This pan came in so handy one day when I decided to whip up a batch of muffins for a party. My friend said the chocolate muffins tasted just like the famous 'Death by Chocolate'. Well, it sounded really flattering but I'm quite embarrased to say they were so easy to make. I didn't even pull out any fancy equipment.
I love recipes that call for just a whisk, measuring cup and a large bowl just like this Chocolate muffins  recipe. I made some modifications to it.
2/3 cup cocoa (I used Van Houten)
1 3/4 cups plain Flour
1 cup light brown sugar
1 teaspoon baking powder
1 teaspoon baking soda
3/4 teaspoon instant coffee
3/4 teaspoon salt
1 cup chocolate chips
2 eggs

1 cup milk
2 teaspoons vanilla
2 teaspoons vinegar
1/2 cup melted butter

Preheat the oven to 180 degree celcius. Line a standard muffin pan with paper.

In a large mixing bowl, whisk together the cocoa, flour, sugar, baking powder, baking soda, coffee powder and salt.

In a separate bowl, whisk together eggs, milk, vanilla and vinegar. Add melted butter.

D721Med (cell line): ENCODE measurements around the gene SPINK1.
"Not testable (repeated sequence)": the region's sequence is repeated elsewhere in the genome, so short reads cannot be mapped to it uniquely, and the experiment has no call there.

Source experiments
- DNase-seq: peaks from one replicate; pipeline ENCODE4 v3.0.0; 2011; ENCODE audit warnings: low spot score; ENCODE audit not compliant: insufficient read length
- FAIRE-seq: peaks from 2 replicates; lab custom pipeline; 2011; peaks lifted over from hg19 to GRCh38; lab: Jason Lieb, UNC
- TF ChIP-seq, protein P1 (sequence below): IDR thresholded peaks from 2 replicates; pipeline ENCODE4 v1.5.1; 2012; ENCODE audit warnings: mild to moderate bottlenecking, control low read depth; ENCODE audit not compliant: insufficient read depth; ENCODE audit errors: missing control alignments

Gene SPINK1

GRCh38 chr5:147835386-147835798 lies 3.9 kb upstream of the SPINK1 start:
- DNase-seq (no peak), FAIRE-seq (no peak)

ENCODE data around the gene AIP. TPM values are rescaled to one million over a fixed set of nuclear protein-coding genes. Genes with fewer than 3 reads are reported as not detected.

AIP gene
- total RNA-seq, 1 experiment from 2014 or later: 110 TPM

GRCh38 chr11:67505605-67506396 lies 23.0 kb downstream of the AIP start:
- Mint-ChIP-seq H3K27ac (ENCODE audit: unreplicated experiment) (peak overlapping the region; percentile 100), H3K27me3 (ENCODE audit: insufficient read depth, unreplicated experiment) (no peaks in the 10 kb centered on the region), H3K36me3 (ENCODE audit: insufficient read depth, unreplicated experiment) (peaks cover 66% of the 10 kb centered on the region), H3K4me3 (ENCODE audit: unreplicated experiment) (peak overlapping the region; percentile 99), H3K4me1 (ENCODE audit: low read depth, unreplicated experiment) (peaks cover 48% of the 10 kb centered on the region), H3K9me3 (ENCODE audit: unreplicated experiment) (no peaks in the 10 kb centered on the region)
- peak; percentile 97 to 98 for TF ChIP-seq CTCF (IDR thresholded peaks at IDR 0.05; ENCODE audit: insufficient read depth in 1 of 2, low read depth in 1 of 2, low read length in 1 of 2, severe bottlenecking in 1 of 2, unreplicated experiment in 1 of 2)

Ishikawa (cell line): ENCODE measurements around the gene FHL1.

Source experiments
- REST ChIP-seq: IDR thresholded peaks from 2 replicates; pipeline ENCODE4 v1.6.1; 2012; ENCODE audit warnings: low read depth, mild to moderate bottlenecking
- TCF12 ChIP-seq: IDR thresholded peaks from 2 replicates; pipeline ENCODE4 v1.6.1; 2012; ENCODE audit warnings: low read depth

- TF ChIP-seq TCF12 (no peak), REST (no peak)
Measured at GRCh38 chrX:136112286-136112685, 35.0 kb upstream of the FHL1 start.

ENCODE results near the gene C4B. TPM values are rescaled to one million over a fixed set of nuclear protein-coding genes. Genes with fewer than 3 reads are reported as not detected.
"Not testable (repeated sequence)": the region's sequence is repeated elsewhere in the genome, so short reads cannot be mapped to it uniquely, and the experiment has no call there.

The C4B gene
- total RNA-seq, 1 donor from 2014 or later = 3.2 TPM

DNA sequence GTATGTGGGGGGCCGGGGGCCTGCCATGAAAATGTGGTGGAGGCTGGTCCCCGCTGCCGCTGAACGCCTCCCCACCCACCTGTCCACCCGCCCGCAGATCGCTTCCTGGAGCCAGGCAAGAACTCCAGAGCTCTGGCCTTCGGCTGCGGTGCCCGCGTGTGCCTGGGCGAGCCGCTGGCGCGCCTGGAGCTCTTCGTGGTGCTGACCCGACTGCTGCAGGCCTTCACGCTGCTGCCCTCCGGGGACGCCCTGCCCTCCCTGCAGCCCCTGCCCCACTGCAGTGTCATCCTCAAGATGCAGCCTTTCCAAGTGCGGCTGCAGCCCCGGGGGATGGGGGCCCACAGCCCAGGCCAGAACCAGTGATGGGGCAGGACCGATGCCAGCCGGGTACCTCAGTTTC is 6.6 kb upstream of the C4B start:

Mix the wet ingredients to the dry ingredients. Stir to blend and add in chocolate chips.

Scoop the batter into the prepared muffin tin until it fills just over half the cup.

Bake the muffins for 20 to 25 minutes, or until skewer inserted in the center of a muffin comes out clean.

Since I was already baking, I also made some savoury muffins for the party. This was a first for me and I had no idea how they would turn out. Well, they were surprisingly good.

2 cups plain Flour
1 teaspoon baking powder
1 teaspoon baking soda
1 cup milk ( I replaced with some plain yoghurt)
1 egg, slightly beaten

1/2 cup melted butter
1 red capsicum (chopped)
1/2 cup cheese (I used old cheddar, crumbled into small pieces)
1/2 cup caramelised onions (onion cooked in olive oil)
handful of herbs (rosemary, oregano, thyme, chives etc)
pinch of salt
Optional - you can add chopped ham, olives, sundried tomato etc.

Preheat oven to 180 degree celcius. Line a standard muffin pan with paper.

In a large mixing bowl, pour in flour and make a well in the centre. Pour in milk, butter and egg. Stir batter until almost combined.

Stir in rest of ingredients. Spoon mixture into the muffin pan and bake for 20 minutes or until the skewer comes out clean.
They can be eaten plain or served with salsa.

Bringing up babies

Last Friday, we went to visit the newly minted mommy and her three-week old baby. For a couple of hours, five mommies were engaged in animated discussion about poop colour, breastfeeding and bringing up babies. Wen Ai brought her charming Beanie who kept us entertained while the newborn slept peacefully in her cot.